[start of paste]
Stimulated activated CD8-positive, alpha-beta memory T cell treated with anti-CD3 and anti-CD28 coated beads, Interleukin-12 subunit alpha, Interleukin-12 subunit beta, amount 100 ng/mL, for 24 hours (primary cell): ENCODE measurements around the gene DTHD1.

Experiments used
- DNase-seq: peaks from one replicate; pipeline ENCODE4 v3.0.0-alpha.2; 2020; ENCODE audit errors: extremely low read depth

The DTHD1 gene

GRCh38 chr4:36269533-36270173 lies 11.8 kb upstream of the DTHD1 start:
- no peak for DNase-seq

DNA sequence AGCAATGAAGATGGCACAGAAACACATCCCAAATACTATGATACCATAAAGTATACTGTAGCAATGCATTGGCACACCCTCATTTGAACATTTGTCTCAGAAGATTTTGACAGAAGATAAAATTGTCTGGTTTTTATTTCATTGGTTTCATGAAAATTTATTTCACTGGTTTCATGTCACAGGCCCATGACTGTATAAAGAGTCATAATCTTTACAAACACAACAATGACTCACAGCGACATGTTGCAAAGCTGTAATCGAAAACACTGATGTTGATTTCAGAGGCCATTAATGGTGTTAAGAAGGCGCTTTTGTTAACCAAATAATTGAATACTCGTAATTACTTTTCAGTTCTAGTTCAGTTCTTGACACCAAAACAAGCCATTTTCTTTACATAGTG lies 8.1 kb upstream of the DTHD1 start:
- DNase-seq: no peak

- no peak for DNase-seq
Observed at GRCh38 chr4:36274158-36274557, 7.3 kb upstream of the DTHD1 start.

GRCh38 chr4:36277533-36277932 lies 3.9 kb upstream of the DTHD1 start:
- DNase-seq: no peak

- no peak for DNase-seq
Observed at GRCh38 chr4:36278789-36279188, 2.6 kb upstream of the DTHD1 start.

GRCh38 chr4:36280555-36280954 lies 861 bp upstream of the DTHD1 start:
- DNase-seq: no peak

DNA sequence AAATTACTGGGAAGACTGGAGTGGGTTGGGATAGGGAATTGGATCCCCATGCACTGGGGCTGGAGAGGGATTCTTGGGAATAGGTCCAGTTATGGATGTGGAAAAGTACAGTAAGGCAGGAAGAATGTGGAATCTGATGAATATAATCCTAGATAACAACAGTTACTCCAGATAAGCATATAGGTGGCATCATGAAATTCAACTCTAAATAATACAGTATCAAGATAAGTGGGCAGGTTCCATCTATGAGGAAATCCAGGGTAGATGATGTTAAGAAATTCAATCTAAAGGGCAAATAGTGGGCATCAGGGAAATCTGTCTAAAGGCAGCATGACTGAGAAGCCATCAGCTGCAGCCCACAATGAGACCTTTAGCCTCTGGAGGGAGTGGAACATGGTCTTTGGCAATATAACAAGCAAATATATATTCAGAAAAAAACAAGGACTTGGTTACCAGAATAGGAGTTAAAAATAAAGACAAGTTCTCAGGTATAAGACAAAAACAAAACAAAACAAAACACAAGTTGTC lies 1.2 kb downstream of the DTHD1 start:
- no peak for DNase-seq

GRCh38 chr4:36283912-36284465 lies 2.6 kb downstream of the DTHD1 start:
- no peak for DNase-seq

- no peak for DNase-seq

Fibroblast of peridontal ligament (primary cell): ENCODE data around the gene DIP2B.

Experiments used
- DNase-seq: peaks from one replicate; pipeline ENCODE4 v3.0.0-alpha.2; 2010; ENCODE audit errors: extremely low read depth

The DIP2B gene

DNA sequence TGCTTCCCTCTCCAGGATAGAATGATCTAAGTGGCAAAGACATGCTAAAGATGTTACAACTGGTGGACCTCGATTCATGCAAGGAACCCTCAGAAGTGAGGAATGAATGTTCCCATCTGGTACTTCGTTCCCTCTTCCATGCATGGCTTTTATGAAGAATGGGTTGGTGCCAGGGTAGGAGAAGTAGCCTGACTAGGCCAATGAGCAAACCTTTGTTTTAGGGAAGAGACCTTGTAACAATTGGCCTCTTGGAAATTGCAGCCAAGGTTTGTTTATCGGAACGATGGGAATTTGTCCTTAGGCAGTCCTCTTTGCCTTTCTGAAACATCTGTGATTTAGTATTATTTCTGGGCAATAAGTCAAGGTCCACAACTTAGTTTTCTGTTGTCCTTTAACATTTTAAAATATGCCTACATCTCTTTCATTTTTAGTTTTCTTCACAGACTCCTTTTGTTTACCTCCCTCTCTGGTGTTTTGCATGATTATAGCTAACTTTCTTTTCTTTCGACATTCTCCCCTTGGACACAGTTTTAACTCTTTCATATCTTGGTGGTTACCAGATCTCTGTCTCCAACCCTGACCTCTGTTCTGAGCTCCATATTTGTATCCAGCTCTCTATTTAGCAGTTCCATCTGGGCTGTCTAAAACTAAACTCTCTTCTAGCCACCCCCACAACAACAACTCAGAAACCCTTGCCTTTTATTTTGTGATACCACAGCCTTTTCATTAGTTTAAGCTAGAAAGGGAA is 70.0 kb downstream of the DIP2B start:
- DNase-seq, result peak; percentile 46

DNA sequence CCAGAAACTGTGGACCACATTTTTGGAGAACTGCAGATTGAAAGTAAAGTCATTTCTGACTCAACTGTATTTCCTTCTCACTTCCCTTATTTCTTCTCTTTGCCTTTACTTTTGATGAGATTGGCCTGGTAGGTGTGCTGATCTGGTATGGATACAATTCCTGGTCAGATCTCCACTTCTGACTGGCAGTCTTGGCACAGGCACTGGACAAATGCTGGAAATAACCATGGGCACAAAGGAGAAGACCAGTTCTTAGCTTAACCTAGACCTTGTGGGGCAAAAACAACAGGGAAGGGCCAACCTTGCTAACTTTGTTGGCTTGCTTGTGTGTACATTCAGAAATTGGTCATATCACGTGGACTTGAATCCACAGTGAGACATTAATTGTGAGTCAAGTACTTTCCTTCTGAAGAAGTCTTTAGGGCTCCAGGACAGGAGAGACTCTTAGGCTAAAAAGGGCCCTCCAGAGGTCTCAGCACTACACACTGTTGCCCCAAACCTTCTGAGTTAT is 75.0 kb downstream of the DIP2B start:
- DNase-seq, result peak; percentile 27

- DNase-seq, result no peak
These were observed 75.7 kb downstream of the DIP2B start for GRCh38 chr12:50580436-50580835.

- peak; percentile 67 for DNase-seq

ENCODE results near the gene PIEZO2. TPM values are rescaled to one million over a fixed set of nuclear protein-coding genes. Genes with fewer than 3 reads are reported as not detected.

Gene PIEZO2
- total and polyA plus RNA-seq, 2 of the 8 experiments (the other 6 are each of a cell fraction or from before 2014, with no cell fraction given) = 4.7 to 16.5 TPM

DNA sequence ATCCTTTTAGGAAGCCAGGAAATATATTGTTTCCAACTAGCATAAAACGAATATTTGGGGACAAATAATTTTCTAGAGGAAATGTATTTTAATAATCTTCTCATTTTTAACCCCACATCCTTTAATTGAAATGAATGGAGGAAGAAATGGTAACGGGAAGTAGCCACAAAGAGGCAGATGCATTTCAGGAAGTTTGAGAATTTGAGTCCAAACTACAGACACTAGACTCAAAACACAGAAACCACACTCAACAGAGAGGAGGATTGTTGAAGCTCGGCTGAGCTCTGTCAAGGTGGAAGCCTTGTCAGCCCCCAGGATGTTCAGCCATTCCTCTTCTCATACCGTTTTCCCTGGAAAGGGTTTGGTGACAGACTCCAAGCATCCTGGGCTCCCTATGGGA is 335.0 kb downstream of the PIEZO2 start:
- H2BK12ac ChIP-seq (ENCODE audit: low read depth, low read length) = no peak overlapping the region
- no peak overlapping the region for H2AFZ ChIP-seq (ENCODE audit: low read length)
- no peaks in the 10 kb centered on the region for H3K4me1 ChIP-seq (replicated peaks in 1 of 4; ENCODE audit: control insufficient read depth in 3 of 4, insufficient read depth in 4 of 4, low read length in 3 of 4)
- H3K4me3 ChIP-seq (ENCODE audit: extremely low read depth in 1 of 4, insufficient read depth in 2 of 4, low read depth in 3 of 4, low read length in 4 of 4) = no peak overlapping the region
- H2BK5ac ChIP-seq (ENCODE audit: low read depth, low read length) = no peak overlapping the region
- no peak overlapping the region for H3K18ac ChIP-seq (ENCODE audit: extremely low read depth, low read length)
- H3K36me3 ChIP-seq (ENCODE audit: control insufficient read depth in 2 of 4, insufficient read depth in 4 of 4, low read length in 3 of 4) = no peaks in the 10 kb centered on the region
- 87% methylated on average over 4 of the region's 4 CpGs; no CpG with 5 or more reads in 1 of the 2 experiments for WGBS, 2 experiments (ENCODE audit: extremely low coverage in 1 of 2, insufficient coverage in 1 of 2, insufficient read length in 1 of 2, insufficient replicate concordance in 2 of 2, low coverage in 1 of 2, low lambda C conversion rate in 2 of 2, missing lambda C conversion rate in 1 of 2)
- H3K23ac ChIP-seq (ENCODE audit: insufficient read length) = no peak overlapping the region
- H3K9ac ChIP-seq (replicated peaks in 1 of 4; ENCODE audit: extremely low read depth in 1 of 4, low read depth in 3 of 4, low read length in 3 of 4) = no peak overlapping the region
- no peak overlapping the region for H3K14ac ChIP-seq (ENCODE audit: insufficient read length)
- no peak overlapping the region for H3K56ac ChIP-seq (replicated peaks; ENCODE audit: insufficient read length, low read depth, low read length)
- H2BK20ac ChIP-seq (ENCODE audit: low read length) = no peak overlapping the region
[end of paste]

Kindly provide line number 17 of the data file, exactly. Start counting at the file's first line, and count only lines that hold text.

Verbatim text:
DNA sequence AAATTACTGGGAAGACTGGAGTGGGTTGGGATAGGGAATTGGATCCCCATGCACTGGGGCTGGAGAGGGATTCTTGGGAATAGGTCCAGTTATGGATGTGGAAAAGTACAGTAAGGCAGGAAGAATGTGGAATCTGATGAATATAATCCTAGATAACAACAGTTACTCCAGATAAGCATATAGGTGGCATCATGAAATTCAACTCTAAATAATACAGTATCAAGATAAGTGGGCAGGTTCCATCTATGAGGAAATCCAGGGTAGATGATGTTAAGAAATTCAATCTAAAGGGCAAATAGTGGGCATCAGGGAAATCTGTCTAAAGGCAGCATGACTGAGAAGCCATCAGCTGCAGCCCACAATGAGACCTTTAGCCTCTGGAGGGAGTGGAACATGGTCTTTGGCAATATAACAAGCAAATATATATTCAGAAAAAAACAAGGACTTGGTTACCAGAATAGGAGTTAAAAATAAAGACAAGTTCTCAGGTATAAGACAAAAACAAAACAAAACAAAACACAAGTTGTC lies 1.2 kb downstream of the DTHD1 start: